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Jim Lai
 
BYU is hardly Ivy League in its outlook.
http://www.foxnews.com/story/2009/06/29/brigham-young-university-lifts-youtube-ban-after-3-years/
Quote: YouTube has its own filters for porn, but BYU added it to the list of Web sites blocked by campus online filters in 2006 because administrators felt there was too much content that could violate the school's strict, conservative standards. The university's software also blocks pornography, adult content and violence from other sites.
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""Our other hope is that the bureaucrats will get off their derrieres and open those pumps and let us have some water," Collin says. "We don't need a ton of water.""

I wonder if this year will change the direction of water politics in California. 
For the first time in six years, many California farmers have been told they'll get little or no federal irrigation water. And as farms run dry, workers are deciding to pack up and move away.
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probably, if they want to keep a state
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"The way I see it, Piketty and Solow work with models that incorporate homogeneous workers (with no differences in human capital) and homogeneous capital (with no differences in ex ante risk or ex post returns). The real world is so far removed from those models that I simply cannot buy into the undertaking."

Well, but the purpose isn't to be "real", it is to weave a narrative that supports cherished political objectives. The wage earners who are supposedly the focus of concern are pawns in the struggle of bureaucrats to extract more wealth and power from entrepreneurs.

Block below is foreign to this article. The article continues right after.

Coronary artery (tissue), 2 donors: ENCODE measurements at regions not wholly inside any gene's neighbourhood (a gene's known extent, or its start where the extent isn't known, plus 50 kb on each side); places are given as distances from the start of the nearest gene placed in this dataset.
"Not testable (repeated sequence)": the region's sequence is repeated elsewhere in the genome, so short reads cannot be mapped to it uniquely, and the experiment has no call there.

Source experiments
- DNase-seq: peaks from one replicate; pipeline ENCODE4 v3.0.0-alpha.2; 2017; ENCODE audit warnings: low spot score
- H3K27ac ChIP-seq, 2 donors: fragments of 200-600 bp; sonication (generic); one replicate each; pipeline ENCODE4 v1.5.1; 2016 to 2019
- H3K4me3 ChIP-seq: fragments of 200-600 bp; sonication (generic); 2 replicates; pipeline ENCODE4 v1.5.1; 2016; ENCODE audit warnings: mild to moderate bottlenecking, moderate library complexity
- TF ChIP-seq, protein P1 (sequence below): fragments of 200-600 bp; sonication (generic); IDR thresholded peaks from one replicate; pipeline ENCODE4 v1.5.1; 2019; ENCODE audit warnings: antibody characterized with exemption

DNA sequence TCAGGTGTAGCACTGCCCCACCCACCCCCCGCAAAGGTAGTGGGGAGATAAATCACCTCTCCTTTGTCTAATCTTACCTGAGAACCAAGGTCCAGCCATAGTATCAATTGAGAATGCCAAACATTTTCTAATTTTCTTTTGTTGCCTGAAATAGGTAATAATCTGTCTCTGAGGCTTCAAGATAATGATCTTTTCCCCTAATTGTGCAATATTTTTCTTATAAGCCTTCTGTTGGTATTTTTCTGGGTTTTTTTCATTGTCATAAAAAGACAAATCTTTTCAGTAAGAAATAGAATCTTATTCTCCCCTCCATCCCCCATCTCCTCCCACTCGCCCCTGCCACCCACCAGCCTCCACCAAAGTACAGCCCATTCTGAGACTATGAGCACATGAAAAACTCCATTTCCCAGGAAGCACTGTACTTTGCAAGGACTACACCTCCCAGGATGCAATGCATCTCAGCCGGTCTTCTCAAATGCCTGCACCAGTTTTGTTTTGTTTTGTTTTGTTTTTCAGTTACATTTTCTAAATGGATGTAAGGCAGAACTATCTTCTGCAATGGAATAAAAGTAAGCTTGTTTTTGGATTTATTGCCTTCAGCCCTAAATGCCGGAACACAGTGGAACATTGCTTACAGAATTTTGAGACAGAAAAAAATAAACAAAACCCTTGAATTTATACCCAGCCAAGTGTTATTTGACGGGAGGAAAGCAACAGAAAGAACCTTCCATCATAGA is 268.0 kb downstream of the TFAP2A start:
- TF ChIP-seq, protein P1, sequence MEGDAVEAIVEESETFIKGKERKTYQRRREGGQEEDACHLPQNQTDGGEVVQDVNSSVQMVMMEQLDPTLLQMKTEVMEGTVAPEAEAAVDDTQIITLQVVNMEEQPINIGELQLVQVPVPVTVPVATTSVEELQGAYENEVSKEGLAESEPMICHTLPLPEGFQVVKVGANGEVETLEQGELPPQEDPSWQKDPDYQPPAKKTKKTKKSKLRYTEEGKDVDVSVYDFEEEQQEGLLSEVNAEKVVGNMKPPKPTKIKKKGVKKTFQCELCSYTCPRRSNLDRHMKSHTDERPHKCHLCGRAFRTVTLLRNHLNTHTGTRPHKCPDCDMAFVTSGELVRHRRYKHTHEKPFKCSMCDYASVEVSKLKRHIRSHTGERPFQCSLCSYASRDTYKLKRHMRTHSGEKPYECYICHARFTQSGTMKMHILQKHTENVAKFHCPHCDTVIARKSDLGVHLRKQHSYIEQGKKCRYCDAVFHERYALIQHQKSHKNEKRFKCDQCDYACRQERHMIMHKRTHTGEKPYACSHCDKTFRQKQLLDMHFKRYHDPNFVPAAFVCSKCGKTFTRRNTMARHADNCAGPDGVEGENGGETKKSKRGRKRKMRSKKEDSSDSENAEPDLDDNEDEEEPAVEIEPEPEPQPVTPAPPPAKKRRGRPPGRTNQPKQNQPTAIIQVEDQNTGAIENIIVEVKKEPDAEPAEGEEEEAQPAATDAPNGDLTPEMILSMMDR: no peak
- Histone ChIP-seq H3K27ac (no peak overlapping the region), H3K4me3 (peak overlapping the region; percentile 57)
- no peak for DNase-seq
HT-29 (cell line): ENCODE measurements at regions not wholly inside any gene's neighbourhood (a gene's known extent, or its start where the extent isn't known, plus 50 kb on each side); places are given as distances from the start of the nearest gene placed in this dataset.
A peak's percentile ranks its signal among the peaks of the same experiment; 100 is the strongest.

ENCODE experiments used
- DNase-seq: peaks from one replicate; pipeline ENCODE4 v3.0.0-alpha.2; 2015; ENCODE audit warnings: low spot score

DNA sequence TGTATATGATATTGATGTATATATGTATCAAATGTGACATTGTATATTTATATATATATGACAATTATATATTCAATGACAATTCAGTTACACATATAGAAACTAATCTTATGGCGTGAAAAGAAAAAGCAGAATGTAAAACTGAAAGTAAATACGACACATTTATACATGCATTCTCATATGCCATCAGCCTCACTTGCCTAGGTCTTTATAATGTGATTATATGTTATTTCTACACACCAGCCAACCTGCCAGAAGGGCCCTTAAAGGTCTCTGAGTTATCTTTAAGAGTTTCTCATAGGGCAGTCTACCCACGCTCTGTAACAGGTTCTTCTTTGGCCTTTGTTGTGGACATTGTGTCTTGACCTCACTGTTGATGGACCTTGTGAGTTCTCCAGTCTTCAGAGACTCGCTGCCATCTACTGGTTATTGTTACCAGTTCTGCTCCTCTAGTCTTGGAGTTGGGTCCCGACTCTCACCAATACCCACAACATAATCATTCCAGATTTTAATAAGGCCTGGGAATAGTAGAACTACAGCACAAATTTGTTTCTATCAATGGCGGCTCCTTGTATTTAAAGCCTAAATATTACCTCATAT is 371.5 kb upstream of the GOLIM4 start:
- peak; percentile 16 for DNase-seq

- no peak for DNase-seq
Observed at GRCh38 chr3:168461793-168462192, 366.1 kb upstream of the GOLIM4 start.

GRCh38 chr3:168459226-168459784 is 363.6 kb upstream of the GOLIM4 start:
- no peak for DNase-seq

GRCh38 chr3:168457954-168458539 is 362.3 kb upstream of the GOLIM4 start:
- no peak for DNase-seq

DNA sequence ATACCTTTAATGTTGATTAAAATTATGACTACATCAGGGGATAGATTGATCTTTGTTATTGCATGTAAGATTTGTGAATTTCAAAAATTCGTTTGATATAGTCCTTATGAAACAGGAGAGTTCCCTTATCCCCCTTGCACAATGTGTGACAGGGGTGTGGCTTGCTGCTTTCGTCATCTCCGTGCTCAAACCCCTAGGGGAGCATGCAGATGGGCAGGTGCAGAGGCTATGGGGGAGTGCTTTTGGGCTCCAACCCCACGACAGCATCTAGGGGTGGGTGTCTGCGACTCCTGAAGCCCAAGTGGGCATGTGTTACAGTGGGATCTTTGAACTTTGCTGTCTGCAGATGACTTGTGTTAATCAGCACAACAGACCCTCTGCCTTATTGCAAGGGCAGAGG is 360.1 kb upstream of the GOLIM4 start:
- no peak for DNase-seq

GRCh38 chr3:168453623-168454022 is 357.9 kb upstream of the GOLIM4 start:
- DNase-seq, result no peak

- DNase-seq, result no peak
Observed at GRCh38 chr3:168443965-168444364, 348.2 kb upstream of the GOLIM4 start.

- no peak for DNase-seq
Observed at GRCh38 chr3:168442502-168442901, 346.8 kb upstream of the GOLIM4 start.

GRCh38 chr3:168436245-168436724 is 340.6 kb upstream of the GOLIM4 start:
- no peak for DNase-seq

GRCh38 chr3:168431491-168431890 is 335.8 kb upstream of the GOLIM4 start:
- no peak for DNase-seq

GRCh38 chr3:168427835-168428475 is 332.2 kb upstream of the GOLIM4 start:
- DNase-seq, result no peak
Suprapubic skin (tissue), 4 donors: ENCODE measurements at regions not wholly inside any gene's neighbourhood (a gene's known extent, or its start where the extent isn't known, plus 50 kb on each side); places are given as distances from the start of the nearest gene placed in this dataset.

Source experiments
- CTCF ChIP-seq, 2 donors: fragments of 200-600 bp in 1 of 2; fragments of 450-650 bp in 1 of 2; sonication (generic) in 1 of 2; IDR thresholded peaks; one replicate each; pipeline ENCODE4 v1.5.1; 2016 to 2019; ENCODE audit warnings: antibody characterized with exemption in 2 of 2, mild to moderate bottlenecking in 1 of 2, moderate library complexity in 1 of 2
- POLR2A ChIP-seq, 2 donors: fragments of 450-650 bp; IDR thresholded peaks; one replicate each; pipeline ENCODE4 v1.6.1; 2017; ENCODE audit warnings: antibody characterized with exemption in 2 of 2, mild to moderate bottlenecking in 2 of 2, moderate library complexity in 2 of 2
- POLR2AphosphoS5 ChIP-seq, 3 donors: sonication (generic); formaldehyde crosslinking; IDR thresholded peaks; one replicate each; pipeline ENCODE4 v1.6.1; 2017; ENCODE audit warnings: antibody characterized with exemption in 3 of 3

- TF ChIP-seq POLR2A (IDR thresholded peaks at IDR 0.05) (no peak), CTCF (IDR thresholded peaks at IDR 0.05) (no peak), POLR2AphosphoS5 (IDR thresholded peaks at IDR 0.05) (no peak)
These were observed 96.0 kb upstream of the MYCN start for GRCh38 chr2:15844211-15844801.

The problem is that wage earners would be victims too. The bureaucrats define "good" as "good for them", and let the devil take the hindmost.
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"Randomness in the model does, however, mean that individuals can jump from one class to another."

Economists sometimes note this too. It's not secret or even controversial but I think that it isn't well understood by most people, and is actively hushed up by, well, activists. Yet, it is important for forming a realistic picture of life. Note that random jumps happen in all directions, all the time. A class may be durable, but the individuals in the class are not.
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"You might be cell grazing if…"

"You are using at least 10 paddocks per herd.  It takes a minimum of 10 paddocks just to stop the overgrazing.  14-16 are required to support decent animal performance and it’ll take 25 or more if you want to see rapid range improvement.   Ranchers using fewer than 8 paddocks are not rotationally grazing.  They are rotationally overgrazing."

Pratt worked with Stan Parsons, who was Savory's old partner. When Parsons went back to Zimbabwe Pratt bought the business and still runs it.

Worth reading.
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Cool story.

"Acting collectively, the Haida voted to form the Haida Salmon Restoration Corporation, financed it with $2.5 million of their own savings, and used it to support the efforts of American scientist-entrepreneur Russ George to demonstrate the feasibility of open-sea mariculture — in this case, the distribution of 120 tons of iron sulfate into the northeast Pacific to stimulate a phytoplankton bloom which in turn would provide ample food for baby salmon."

"The verdict is now in on this highly controversial experiment: It worked."

"In fact it has been a stunningly over-the-top success. This year, the number of salmon caught in the northeast Pacific more than quadrupled, going from 50 million to 226 million. In the Fraser River, which only once before in history had a salmon run greater than 25 million fish (about 45 million in 2010), the number of salmon increased to 72 million."

It may not surprise you that they sort of remind me of grass farmers who have turned their attention from the livestock to the forage, and so get a lot more livestock. 
Geoengineering could turn our long-barren oceans into a bounty.
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or the center of the earth is cooling down;-) 
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Don't know much about history.